God sent the angel Gabriel to Nazareth, a village in Galilee, 27 to a virgin named Mary. She was engaged to be married to a man named Joseph, a descendant of King David. 28 Gabriel appeared to her and said, “Greetings, favored woman! The Lord is with you![d]

 29 Confused and disturbed, Mary tried to think what the angel could mean. 30 “Don’t be afraid, Mary,” the angel told her, “for you have found favor with God! 31 You will conceive and give birth to a son, and you will name him Jesus. 32 He will be very great and will be called the Son of the Most High. The Lord God will give him the throne of his ancestor David. 33 And he will reign over Israel[e] forever; his Kingdom will never end!”

 34 Mary asked the angel, “But how can this happen? I am a virgin.”

35 The angel replied, “The Holy Spirit will come upon you, and the power of the Most High will overshadow you. So the baby to be born will be holy, and he will be called the Son of God. 36 What’s more, your relative Elizabeth has become pregnant in her old age! People used to say she was barren, but she’s now in her sixth month. 37 For nothing is impossible with God.[f]

And what was this little girl’s reply?

38 And Mary said, Behold, the handmaid of the Lord; be it unto me according to thy word.”  (American Standard Version)

Now, the Biblical translation of the word “handmaid” is doulos—slave.  Mary was giving up her own will to that of her Master and declaring her allegiance to him unto death.   She might have died because at the time women were stoned for having sex outside of marriage.  Who would believe Mary’s crazy story?  This young lady was pregnant with the Christ?  Right—as if God would ever bless a pregnant teenager and a baby  conceived out-of-wedlock.

But guess what?  He did.  God grew something beautiful out of Mary’s submissiveness.  He gave her a son—and not just any son, but His son.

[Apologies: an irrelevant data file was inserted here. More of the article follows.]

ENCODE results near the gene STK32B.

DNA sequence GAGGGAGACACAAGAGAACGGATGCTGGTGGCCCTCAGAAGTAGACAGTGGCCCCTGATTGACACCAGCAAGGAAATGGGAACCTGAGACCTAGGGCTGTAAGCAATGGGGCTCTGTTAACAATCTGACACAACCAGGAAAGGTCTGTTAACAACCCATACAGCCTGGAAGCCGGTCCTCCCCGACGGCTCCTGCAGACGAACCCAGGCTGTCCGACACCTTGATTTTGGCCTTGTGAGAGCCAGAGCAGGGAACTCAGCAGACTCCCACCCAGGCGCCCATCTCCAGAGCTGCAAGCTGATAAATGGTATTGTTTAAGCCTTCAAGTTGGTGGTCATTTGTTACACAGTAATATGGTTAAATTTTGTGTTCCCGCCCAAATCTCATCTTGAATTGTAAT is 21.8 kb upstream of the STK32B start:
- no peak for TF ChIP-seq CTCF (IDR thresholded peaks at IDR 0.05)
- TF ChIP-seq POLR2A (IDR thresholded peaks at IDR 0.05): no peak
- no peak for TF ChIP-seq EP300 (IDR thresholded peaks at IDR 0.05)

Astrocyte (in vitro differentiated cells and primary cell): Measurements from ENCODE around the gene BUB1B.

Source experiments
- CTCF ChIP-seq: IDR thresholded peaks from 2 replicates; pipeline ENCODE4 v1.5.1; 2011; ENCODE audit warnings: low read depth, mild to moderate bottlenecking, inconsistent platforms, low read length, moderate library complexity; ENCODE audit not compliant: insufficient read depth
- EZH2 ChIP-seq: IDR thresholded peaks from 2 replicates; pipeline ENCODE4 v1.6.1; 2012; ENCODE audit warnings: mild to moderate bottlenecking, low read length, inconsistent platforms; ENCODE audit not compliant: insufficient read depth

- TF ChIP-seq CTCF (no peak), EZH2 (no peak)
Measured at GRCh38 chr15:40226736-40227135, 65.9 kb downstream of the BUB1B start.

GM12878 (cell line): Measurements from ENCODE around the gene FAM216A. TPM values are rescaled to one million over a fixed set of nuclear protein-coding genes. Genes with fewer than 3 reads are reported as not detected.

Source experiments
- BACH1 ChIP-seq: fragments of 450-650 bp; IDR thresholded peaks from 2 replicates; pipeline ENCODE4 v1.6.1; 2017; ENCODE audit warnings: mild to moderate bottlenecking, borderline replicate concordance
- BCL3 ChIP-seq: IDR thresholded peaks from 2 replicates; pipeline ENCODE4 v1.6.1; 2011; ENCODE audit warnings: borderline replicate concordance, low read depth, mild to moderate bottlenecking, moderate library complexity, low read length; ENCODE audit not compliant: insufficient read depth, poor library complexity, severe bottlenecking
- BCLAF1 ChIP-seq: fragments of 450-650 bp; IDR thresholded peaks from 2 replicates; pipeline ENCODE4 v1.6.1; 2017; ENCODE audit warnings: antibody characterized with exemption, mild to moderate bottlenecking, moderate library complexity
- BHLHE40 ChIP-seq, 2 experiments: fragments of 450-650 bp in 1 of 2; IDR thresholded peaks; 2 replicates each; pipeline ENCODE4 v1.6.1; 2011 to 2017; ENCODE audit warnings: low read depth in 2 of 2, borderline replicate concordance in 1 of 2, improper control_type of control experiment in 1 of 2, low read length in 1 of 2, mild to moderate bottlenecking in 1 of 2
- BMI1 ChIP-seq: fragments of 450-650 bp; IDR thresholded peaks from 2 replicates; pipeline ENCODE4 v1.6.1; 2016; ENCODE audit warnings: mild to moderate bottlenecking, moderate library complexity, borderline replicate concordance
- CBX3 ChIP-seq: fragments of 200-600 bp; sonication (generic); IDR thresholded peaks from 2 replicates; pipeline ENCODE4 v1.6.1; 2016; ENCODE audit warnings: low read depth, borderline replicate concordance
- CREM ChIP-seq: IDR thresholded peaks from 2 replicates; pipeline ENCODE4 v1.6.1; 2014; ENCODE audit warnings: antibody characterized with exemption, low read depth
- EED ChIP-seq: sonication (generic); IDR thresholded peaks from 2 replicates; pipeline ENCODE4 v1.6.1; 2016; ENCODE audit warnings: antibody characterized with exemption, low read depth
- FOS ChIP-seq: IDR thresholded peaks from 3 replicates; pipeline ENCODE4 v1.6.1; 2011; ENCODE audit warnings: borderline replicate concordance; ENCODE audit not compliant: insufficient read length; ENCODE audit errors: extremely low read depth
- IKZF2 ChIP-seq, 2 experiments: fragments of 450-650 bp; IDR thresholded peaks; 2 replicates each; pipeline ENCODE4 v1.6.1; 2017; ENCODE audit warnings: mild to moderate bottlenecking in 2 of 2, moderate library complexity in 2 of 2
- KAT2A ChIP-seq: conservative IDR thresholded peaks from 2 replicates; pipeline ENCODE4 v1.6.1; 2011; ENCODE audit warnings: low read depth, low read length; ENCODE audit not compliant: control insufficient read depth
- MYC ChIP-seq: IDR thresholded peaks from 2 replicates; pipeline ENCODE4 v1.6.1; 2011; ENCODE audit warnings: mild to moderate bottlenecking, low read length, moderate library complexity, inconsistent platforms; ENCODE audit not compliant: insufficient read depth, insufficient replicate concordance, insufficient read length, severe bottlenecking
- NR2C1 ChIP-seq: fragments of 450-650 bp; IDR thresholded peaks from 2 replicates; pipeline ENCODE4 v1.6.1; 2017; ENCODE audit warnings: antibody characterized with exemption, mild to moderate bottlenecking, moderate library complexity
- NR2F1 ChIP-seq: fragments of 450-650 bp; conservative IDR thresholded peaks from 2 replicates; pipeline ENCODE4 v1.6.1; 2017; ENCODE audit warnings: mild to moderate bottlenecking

What, then, do we learn from Mary?   My friends, when God allows the unexpected in our lives; when we are parenting our children and can’t imagine how things will work out for the best; that is when we need to be like Mary and take the second step by submitting our hearts to Him for “nothing is impossible with God”.

So, our first two steps toward relying on God when parenting alone—and anytime– are to:

  1.  Call out to him in our distressWhen we face the wilderness…when we are wandering…when we are alone in the desert with our children… then we call out to him for he is El Roi the Father to our little ones.  (See previous post)
  2. Submit our hearts to HimGod will and does use the unexpected for His glory when we are willing to live our lives for Him.

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“Suppose your mother baked a pie and there were six of you — your mother, your father and four children. What percentage of the pie would you get?” a teacher asked her students.

“One-fifth,” said one boy.

The teacher responded, “I’m afraid you don’t know your fractions. Remember, there are six of you.”

“I know,” said the boy, “but you don’t know my mother. She would say she didn’t want any pie so we could have more.”  (Author Unknown)

As mother’s, aren’t we about giving, sharing, and encouraging?  There are times, though, when a mother has nothing left to give, little to share, and few words of encouragement for the children in her life–especially when she’s parenting alone and is both mother and father.

I’ve been there several times.  With a husband in the Navy, I’ve survived three long deployments.  One with a newborn and toddler, the next with two preschoolers, and another with a 6-year-old, 7-year-old, and two teenaged boys (need I say more?).

I would guess some of you have been there, too…military wives, single moms, women with husbands who travel frequently, or those with guys who–for whatever reason–disengage from family life.